SPLC: Journalists’ requests for campus crime records often denied by schools

Citizens’ rights to know and journalists’ rights to report are threatened everyday, say the organizers of Sunshine Week, who planned the weeklong program to highlight freedom of information issues and emphasize the importance of open government. The Student Press Law Center is celebrating Sunshine Week with a series of reports on efforts by student journalists to access information and report in the sunshine.

Although Sunshine Week raises awareness about Freedom of Information Laws only once a year, student journalists are denied access year-round to information that they want to report. In 2003–the last year full data is available–the Student Press Law Center received 355 calls from students seeking advice on freedom of information issues. Five significant trends relating to student media access stand out.

Campus police records

Being denied access to campus police records is one of the most frequent obstacles college journalists report to the SPLC, according to Mike Hiestand, the SPLC’s legal consultant. Professional and student news media were denied access to campus police records in the early 1990s because officials claimed that the Family Educational Rights and Privacy Act (also known as the Buckley Amendment) did not allow schools to release this information. When reporters requested access to these records, Hiestand said, their requests were denied and they were told that these were student educational records, which are protected from disclosure under FERPA.

In 1990, a student newspaper editor sued Southwest Missouri State University after the school refused to give her campus security incident reports about an alleged rape, because the school claimed that providing this information would violate FERPA. A Missouri district court ruled that criminal investigation and incident reports are not education records under FERPA. The ruling–that students have the right to know about public safety and crime in their own campus communities–set a precedent for future access battles.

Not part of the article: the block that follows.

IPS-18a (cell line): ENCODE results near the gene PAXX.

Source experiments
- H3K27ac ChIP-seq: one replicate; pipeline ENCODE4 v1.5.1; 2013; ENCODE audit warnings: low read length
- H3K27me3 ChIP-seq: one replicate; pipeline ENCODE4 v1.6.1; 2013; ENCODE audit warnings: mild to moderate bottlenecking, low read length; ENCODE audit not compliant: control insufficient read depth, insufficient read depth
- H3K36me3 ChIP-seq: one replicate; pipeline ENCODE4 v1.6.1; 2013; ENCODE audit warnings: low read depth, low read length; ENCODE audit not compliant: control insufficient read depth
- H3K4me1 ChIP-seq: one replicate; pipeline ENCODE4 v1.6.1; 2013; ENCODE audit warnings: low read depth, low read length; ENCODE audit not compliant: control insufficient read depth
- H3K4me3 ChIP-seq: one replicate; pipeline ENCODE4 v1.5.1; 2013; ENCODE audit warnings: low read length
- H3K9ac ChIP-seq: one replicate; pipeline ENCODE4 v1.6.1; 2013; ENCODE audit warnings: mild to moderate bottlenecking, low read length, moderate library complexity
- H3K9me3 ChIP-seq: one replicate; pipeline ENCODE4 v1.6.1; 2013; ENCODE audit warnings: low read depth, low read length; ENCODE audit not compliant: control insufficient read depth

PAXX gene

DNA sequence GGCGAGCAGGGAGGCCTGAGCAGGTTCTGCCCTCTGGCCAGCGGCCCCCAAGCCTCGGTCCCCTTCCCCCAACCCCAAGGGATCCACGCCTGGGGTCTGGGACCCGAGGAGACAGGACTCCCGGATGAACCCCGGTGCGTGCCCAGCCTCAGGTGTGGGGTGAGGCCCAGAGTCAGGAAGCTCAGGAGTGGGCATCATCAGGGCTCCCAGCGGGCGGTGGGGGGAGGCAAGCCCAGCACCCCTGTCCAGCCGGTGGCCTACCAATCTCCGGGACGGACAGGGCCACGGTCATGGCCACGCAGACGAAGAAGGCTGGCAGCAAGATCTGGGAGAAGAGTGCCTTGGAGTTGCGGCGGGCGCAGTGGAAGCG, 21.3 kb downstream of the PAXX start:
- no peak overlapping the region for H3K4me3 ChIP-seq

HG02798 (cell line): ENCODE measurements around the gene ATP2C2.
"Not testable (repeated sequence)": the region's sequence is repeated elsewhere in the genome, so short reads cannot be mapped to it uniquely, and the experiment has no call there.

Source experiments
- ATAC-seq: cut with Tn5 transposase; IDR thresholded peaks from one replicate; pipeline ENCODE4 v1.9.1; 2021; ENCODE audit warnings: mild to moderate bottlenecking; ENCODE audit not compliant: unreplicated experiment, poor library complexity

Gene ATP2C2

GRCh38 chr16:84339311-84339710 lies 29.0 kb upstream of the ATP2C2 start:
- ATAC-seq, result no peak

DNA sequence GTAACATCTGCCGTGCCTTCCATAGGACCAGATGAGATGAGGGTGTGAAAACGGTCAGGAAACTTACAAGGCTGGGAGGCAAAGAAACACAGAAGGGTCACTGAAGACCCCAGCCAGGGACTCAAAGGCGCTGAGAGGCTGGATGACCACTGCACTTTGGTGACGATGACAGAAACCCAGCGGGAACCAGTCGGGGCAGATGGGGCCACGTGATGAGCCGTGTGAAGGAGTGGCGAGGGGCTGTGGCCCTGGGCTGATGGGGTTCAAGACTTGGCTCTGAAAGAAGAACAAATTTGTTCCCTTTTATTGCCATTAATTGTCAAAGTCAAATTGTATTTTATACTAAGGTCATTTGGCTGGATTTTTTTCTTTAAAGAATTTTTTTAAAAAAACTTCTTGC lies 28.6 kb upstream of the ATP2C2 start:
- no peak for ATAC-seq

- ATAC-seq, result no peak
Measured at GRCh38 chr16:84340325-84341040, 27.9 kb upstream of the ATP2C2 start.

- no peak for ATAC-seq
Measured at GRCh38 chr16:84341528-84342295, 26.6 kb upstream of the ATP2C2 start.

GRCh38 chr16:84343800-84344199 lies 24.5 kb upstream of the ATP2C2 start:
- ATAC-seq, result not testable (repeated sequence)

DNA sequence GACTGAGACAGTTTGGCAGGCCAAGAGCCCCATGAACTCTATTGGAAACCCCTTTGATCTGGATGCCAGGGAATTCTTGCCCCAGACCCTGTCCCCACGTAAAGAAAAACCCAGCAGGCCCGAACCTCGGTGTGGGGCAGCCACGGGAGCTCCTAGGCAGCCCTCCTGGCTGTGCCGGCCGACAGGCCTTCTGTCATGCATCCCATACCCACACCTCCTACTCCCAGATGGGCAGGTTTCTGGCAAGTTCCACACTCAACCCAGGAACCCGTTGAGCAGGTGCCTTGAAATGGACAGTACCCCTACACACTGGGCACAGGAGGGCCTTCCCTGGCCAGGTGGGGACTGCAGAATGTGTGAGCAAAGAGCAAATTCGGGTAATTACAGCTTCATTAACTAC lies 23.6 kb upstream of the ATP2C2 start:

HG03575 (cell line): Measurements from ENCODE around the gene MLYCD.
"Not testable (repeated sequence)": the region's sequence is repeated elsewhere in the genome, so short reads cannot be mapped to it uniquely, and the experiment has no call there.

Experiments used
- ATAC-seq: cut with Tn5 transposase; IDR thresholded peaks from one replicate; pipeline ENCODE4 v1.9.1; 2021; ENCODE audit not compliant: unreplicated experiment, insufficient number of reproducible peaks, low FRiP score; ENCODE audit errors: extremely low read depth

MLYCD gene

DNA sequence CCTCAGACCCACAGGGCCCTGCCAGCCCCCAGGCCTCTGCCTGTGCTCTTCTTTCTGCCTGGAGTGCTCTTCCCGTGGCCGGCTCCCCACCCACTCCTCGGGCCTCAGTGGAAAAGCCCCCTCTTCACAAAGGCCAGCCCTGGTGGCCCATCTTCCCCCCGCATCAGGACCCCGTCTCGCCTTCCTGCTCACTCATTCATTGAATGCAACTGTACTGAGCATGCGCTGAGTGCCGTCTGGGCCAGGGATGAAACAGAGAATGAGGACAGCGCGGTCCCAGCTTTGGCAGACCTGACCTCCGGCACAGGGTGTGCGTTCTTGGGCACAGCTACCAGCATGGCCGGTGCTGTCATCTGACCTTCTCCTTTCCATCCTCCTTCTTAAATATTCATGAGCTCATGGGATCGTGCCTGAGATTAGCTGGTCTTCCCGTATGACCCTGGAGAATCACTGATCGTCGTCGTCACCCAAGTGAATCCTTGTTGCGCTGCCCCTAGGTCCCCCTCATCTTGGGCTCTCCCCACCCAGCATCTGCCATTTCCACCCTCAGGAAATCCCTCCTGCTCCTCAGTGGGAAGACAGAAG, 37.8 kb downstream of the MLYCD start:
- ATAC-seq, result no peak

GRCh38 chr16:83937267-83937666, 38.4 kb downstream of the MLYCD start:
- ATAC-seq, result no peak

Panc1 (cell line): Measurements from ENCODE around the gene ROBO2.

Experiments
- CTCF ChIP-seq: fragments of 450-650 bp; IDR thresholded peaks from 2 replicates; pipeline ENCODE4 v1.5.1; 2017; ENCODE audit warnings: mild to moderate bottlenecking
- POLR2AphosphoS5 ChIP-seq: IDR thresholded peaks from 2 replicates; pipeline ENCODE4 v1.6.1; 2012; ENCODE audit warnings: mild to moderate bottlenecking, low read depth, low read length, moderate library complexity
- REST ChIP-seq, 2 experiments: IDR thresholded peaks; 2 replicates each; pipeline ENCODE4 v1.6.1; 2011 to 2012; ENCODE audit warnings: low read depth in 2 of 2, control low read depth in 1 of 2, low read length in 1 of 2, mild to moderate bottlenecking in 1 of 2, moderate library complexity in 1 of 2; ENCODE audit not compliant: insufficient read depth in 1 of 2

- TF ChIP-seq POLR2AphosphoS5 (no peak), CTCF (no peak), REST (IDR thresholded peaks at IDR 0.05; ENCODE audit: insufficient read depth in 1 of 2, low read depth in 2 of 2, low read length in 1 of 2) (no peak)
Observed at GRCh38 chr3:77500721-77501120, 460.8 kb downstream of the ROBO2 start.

The use of FERPA as a strategy to deny access to police records was eliminated in 1992, when an amendment was passed to clarify that education records do not include records maintained by a law enforcement unit of the educational agency or institution in question.

The most significant step in fighting for open campus-crime records was the passage of the federal Clery Act in 1998. This act began as the Campus Security Act of 1990, which was a federal law intended to make more information available about criminal activity on America’s college campuses. By 1998, Congress amended the law to expand and strengthen its provisions and enforcement.

The Clery Act, initially enforced in 1999, requires any college or university that receives federal funding to provide three different types of records: an annual statistical report of campus crime; a daily campus crime log; and “timely reports” regarding crimes that present an ongoing threat to the campus community.

The Clery Act was a significant step in opening up records, Hiestand said, because it made an issue out of the lack of access to campus crime information. The Clery Act also “raised needed awareness about a problem that was effectively being swept under the rug by many schools,” he said.

If schools fail to release crime information under the Clery Act, the Department of Education can investigate and potentially fine the schools for noncompliance.

Campus court records

Students at many colleges and universities have not typically been allowed access to information about student judicial proceedings, even when criminal behavior was at issue. Generally such records are deemed by the U.S. Department of Education as covered by FERPA, and states tend to follow that standard, said Adam Goldstein, the SPLC New Media Legal Fellow.

However, there have been exceptions in which campus court records were opened, he said.